Black Sunday is the powerful story of a Black September terrorist group attempting to blow up a Goodyear blimp hovering over the Super Bowl stadium with 80,000 people and the president of the United States in attendance.
A cop is gunned down on Xmas eve. Jerry Beck, the homicide cop given the job of hunting the killer, investigates some leads which bring him into contact with a group of white supremacy ... See full summary »
Penelope Ann Miller,
Terrorist organization Black September is planning an attack on the United States. A woman called Dahlia is the one overseeing the operation. She was in the Middle East with the other members of the organization, discussing the operation when some Israelis came in; the leader, Major Kobakov had his gun on her but didn't shoot her. Kobakov then informed the US what they found. Though they don't know what their operation is, Kobakov assures them that it will be devastating. So, with FBI man, Corley, they try to find out what it is before it's too late. But they both have different ways of doing things, and since Kobakov is the visitor, he is warned to watch it. Dahlia's "partner in crime" is Michael Lander, a Vietnam P.O.W., who is psychologically scarred by that experience, thus making him very susceptible to her machinations.Written by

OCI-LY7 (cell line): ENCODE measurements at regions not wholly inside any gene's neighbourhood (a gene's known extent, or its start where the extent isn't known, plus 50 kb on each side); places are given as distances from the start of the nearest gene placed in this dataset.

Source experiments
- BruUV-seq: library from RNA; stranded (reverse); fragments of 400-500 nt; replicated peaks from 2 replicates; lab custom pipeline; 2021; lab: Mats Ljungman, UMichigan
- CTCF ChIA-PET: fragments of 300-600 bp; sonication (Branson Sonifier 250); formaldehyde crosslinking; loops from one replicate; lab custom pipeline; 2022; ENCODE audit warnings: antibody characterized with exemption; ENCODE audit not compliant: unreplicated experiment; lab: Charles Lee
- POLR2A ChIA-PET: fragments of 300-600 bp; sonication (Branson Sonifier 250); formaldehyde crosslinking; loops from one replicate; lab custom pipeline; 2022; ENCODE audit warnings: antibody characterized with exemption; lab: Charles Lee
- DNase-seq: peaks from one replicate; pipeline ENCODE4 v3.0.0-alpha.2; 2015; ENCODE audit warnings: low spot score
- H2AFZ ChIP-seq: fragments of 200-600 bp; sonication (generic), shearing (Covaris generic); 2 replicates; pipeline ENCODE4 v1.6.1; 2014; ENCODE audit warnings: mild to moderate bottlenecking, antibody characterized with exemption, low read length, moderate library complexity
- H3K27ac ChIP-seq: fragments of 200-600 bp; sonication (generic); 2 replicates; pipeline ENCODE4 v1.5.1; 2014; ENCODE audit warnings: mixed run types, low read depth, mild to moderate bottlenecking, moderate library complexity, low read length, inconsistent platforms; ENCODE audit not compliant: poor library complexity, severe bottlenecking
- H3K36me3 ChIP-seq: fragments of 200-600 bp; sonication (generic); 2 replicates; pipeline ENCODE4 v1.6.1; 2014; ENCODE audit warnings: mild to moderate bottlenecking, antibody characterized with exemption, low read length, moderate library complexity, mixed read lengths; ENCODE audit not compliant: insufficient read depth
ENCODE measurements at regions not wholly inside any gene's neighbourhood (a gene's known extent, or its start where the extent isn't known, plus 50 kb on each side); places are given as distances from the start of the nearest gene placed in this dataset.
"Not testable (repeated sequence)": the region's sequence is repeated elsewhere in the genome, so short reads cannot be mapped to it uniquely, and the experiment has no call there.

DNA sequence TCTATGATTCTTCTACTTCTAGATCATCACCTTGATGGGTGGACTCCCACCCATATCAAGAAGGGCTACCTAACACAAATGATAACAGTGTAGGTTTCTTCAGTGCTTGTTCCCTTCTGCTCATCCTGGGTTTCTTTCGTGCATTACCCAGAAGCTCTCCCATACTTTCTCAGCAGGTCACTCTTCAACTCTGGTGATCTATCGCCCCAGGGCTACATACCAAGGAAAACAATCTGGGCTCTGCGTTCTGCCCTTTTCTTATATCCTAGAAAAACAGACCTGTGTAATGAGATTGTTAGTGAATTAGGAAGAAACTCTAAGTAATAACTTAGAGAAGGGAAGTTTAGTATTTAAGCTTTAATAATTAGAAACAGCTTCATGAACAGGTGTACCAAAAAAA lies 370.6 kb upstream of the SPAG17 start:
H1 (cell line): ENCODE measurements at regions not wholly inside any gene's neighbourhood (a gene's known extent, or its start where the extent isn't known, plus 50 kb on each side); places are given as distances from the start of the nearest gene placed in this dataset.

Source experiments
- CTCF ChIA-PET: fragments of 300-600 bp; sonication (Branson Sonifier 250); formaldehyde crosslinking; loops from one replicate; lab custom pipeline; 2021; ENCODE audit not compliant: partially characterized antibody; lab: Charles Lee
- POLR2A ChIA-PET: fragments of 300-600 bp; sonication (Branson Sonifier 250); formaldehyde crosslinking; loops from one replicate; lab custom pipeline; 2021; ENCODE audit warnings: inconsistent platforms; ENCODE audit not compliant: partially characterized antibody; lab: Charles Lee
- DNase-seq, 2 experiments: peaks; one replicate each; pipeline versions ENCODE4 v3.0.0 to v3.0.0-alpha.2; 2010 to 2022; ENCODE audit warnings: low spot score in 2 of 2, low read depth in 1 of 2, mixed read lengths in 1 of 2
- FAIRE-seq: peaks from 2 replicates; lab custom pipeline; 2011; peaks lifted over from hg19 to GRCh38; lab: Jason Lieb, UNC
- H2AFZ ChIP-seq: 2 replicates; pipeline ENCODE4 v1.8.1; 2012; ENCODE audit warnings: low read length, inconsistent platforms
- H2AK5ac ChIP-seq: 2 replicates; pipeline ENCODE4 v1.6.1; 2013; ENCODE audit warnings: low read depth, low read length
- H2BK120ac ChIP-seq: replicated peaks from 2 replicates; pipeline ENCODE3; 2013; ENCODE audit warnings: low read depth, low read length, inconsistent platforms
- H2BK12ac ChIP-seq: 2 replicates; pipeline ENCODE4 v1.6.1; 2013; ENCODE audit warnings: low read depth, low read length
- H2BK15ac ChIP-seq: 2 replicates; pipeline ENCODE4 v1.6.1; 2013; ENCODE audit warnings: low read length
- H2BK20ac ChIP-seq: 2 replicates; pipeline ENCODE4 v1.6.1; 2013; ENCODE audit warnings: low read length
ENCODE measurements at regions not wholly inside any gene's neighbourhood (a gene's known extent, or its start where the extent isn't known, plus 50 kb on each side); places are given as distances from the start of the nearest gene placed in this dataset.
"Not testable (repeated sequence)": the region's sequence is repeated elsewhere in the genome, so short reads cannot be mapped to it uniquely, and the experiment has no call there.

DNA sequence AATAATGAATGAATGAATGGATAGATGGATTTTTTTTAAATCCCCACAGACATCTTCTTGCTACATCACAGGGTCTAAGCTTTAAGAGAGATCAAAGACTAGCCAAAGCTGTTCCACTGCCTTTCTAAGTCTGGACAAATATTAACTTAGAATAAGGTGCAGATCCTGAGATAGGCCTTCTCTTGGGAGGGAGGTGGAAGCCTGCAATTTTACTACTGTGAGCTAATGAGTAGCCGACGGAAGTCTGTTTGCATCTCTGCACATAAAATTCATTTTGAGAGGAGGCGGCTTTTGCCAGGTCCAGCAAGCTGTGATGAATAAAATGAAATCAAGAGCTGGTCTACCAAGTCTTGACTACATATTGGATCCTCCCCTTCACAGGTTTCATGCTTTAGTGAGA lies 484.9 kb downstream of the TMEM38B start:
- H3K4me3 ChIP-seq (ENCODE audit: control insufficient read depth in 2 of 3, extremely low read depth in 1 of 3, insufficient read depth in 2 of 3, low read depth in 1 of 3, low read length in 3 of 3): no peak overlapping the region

The number of extras and background artists appearing in the stadium sequence totaled around 10,000 extras. They worked for free as per arrangements made with The United Way charity. See more »
Obviously reversed film footage when the blimp is being pulled away from the stadium; the guide ropes on the nose of the blimp, instead of trailing away from the blimp (if it were being pulled backwards), are trailing towards the tail of the blimp, just like they would if the blimp was moving forward. In addition, the helicopter's blades appear to be spinning backwards. See more »
"Black Sunday" is a nice example of how good action films used to be, before the 80s and 90s saw dumb scripts and dumb characters undermine the genre forever (films like "The Rock" for example). Instead of going for non-stop pyrotechnics, John Frankenheimer and Ernest Lehman serve up a tense, exciting build-up with interesting characters along the way that culminates in a grand finale that was partly filmed during Super Bowl X between Dallas and Pittsburgh. Robert Shaw, at long last given the chance to play the hero in a movie, is quite good as the weary Israeli agent and Bruce Dern is at his psychotic best as the deranged blimp pilot.
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